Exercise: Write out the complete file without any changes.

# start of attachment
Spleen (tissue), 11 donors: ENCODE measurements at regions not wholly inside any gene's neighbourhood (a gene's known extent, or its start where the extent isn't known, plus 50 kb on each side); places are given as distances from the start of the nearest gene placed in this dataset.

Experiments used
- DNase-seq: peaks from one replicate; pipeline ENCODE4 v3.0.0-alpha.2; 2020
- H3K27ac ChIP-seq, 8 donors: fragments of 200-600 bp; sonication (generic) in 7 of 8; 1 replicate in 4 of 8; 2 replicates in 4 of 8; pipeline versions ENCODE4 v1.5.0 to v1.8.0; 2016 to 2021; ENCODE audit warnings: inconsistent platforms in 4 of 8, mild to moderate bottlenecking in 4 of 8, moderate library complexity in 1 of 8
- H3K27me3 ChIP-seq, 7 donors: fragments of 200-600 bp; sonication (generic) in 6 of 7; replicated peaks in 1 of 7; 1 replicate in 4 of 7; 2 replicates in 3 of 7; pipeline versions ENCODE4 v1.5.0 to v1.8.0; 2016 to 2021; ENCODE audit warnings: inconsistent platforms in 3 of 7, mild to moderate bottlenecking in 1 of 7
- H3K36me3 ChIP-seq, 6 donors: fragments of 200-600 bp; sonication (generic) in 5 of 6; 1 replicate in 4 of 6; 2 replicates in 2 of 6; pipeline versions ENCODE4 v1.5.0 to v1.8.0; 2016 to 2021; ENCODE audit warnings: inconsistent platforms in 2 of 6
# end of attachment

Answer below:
Spleen (tissue), 11 donors: ENCODE measurements at regions not wholly inside any gene's neighbourhood (a gene's known extent, or its start where the extent isn't known, plus 50 kb on each side); places are given as distances from the start of the nearest gene placed in this dataset.

Experiments used
- DNase-seq: peaks from one replicate; pipeline ENCODE4 v3.0.0-alpha.2; 2020
- H3K27ac ChIP-seq, 8 donors: fragments of 200-600 bp; sonication (generic) in 7 of 8; 1 replicate in 4 of 8; 2 replicates in 4 of 8; pipeline versions ENCODE4 v1.5.0 to v1.8.0; 2016 to 2021; ENCODE audit warnings: inconsistent platforms in 4 of 8, mild to moderate bottlenecking in 4 of 8, moderate library complexity in 1 of 8
- H3K27me3 ChIP-seq, 7 donors: fragments of 200-600 bp; sonication (generic) in 6 of 7; replicated peaks in 1 of 7; 1 replicate in 4 of 7; 2 replicates in 3 of 7; pipeline versions ENCODE4 v1.5.0 to v1.8.0; 2016 to 2021; ENCODE audit warnings: inconsistent platforms in 3 of 7, mild to moderate bottlenecking in 1 of 7
- H3K36me3 ChIP-seq, 6 donors: fragments of 200-600 bp; sonication (generic) in 5 of 6; 1 replicate in 4 of 6; 2 replicates in 2 of 6; pipeline versions ENCODE4 v1.5.0 to v1.8.0; 2016 to 2021; ENCODE audit warnings: inconsistent platforms in 2 of 6